There are good problems to have and an ageing population is arguably one of them. Throughout the 20th century, life expectancy – a key, if not the key metric of human progress – increased at a steady pace. The causes are various; in the early years of the 20th century infant mortality was reduced, and infectious diseases tamed, whilst the latter half the 20th century saw increases at older ages. Deindustrialisation and a move away from dangerous industries as well as lower rates of smoking has made large contributions. Every decade since 1950 saw life expectancy increase by two years. We now have an extra 13 years to spend but how should we spend it?

Predicting increases in life expectancy is difficult but very important. Even today the demographers at the Office for National Statistics are at pains to point out just how much uncertainty there is forecasting life expectancy - “We don’t know what life expectancy will look like in the future.” The problem is that the projections are used by actuaries to calculate pension liabilities, and the government to plan for the provision of social welfare. The welcome gains caught us off guard and swelling pension deficits and questions around how to fund pensions and social care keep actuaries and policy-makers awake at night.

Extraordinarily, the age of exit from the labour market is lower today than it was in 1950. The extra 13 years that the average person has to play with is certainly not spent at work. The irony of the ageing workforce, therefore, is that it is not old enough!

Figure 1: Not old enough - Average age of exit from the labour market 1950 to 2018 by gender

Average age of exit from the labour market 1950 to 2018 by gender

Source: DWP – Employment statistics for workers over 50 since 1984

Talking ‘bout my generation

The idea of an approaching cliff edge as a glut of baby boomers ease into retirement is simplistic. The baby boomers left an echo when they themselves had children. Peaks and troughs in the birth rate as well as the net effect of migration mean that the population age profile of the UK undulates. All this has consequences for the public policy and the labour market.

Industry breakdown

When we look at the age profile of each industry it is clear that an ageing population will affect some industries more than others.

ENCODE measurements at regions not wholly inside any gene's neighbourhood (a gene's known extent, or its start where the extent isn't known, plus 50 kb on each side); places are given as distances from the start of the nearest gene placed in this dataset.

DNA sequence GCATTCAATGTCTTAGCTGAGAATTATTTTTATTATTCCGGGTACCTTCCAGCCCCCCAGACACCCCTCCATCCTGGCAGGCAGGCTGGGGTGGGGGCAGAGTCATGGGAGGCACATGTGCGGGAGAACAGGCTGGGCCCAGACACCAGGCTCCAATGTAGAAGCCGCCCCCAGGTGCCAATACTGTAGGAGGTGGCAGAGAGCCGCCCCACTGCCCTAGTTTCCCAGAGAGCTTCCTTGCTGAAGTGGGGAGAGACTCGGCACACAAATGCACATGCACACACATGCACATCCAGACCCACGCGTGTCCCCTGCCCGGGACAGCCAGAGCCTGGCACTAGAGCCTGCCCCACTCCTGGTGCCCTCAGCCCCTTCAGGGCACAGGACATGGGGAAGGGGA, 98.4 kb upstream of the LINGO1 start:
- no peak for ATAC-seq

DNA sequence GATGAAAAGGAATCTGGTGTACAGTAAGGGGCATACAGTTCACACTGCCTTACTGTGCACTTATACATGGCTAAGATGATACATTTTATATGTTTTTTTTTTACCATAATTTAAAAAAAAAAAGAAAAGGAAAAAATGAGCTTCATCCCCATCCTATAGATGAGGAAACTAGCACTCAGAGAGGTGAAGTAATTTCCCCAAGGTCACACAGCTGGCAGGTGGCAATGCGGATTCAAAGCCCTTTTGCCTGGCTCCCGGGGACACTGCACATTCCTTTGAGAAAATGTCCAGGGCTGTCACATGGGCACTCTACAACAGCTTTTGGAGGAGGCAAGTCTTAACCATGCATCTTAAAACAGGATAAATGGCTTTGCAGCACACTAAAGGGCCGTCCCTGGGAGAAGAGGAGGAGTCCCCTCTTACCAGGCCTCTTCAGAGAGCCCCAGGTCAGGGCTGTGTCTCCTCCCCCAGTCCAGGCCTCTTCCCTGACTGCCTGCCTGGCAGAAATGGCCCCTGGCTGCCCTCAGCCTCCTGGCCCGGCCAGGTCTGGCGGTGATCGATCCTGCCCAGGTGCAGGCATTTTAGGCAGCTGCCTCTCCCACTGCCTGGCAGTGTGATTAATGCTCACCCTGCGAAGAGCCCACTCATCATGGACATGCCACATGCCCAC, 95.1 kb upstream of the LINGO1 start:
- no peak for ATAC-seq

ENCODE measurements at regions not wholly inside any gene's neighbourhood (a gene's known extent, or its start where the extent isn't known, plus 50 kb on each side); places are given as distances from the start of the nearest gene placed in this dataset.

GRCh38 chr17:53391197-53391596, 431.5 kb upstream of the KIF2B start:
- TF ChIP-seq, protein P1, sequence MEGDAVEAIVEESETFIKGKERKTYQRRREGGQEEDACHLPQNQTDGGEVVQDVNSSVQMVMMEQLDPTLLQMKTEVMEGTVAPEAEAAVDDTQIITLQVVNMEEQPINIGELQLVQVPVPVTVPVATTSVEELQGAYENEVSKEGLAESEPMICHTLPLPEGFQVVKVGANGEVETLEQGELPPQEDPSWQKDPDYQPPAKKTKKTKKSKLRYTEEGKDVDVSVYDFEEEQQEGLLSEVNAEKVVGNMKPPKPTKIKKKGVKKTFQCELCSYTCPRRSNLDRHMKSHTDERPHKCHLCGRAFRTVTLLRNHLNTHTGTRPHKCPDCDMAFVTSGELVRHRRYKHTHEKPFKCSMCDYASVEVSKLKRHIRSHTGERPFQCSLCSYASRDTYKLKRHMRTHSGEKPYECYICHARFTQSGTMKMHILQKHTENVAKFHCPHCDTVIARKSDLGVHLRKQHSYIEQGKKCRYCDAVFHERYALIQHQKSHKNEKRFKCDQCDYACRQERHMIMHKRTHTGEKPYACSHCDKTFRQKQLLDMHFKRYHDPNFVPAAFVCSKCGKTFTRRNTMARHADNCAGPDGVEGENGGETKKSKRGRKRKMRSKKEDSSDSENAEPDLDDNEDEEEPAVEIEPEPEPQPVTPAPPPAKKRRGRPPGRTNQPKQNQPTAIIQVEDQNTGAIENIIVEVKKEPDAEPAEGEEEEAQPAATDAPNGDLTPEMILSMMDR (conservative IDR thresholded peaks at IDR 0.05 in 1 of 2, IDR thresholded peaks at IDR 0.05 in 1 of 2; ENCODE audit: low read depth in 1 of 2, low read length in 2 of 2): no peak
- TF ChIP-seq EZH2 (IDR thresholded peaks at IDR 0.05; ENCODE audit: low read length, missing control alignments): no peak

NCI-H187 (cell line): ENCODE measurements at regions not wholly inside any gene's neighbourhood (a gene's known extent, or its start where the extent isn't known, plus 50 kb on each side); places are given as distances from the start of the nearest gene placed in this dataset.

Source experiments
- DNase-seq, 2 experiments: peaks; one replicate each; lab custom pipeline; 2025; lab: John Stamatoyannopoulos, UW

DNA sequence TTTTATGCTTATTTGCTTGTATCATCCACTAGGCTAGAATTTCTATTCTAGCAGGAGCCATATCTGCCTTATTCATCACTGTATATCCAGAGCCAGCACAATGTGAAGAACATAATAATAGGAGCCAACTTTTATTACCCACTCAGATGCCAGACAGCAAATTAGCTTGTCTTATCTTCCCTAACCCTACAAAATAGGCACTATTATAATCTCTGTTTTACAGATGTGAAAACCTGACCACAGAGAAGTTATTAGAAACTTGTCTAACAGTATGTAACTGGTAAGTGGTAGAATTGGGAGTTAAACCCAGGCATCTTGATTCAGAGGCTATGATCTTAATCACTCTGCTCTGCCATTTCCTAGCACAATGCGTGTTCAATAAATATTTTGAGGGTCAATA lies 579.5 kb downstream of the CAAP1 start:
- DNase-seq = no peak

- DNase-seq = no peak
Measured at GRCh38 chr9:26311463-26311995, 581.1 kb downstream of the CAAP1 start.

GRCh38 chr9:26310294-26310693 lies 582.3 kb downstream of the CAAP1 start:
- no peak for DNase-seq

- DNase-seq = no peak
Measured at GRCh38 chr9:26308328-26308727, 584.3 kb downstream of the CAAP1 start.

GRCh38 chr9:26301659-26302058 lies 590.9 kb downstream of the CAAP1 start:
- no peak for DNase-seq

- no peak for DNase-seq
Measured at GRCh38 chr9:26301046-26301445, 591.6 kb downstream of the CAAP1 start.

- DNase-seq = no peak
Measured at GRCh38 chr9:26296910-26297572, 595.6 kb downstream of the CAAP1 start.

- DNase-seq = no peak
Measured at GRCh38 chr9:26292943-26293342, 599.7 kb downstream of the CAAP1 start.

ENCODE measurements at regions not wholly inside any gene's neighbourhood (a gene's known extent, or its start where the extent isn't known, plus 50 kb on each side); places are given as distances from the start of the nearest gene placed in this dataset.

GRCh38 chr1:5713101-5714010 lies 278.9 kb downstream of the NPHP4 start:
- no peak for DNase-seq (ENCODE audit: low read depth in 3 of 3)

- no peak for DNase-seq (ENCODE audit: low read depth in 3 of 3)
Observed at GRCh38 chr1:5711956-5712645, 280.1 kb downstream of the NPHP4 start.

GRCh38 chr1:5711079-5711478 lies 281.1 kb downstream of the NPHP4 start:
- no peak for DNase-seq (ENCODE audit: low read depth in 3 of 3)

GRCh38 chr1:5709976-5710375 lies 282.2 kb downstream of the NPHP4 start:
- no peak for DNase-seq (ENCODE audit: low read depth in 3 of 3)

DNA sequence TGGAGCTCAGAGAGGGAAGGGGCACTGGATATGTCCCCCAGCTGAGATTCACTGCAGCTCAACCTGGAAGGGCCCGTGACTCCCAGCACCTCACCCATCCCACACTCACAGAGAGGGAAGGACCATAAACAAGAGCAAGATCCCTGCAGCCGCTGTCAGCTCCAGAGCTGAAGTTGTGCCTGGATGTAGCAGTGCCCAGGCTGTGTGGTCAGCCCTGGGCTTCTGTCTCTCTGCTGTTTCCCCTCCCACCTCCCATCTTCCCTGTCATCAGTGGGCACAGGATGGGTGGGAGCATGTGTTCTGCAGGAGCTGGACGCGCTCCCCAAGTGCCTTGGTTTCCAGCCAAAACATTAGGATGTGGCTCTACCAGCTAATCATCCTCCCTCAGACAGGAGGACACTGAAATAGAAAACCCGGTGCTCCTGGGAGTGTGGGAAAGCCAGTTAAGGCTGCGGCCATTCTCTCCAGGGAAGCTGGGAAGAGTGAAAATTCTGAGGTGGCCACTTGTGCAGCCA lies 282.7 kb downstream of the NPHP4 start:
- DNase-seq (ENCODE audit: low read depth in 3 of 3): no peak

Hospitality stands out as an employer of young workers. This industry reports some of the highest skills shortages according to the latest Employer Skills Survey. This has been attributed to a dip in the birth rate around the turn of the century meaning there are fewer young people to fill vacancies.

Figure 2: Peaks and troughs - 2019 Population of UK by gender and 5-year age bands

2019 Population of UK by gender and 5-year age bands

Source: ONS 2016 population projections

Primary industries have a large proportion of men working past the default retirement age and many of these work in agriculture. Although already in decline, when these men entered the labour market in the 1970s the industry accounted for a larger proportion of the economy and employment, so it is unsurprising that they are not being followed by a large younger cohort. From an economic perspective this is an expected and manageable decline.

In other industries the age profile is more problematic. Overhangs appear in health and social work as well as education which suggests that industries already experiencing skills shortages will have to make up further as the baby boomer generation eases into retirement. In June the NHS looked towards Mumsnet to entice back nurses who had left the profession.

Figure 3: Age profile of UK industries

Age profile of UK industries

Source: CIPD analysis of Annual Population Survey - July 2017 - June 2018 – q) In which industry is your main job?

What next?

It is clear from Figure 1 that the age of exit from the labour market is creeping back up. Economic necessity will help. Default retirement ages are rising, and generous defined benefit pensions are closing to new members. The Government’s Fuller Working Lives report made the case that there a million older people who would like to be in work but are not. Policies to support older workers and stem the early exit, such as flexible working, will be increasingly important.

In an upcoming megatrends report the CIPD will look closer at the ageing workforce. We will look at how the labour market has changed and what are the reasons for early exit and how this might be reduced.

About the author

Jon Boys, Labour Market Economist

Jon joined the CIPD in January 2019 as an Economist. He is an experienced labour market analyst with expertise in pay and conditions, education and skills, and productivity.

Jon primarily uses quantitative techniques to uncover insights in labour market data, both publicly available and generated through in house surveying. Jon regularly contributes commentary and analysis of economic issues on the world of work to online, print and TV media. Recent work includes the creation of an international ranking of work quality, analysis of firm level gender pay gap reporting data, and an ongoing programme of work looking at the changing age profile of the UK workforce. 

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